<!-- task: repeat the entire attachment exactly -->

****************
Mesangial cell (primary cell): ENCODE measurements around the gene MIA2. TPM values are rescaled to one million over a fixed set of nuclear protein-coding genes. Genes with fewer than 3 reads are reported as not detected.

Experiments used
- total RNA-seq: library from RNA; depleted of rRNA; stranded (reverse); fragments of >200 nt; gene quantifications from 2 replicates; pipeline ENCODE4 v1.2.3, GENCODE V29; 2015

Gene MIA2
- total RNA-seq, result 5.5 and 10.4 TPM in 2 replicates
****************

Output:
Mesangial cell (primary cell): ENCODE measurements around the gene MIA2. TPM values are rescaled to one million over a fixed set of nuclear protein-coding genes. Genes with fewer than 3 reads are reported as not detected.

Experiments used
- total RNA-seq: library from RNA; depleted of rRNA; stranded (reverse); fragments of >200 nt; gene quantifications from 2 replicates; pipeline ENCODE4 v1.2.3, GENCODE V29; 2015

Gene MIA2
- total RNA-seq, result 5.5 and 10.4 TPM in 2 replicates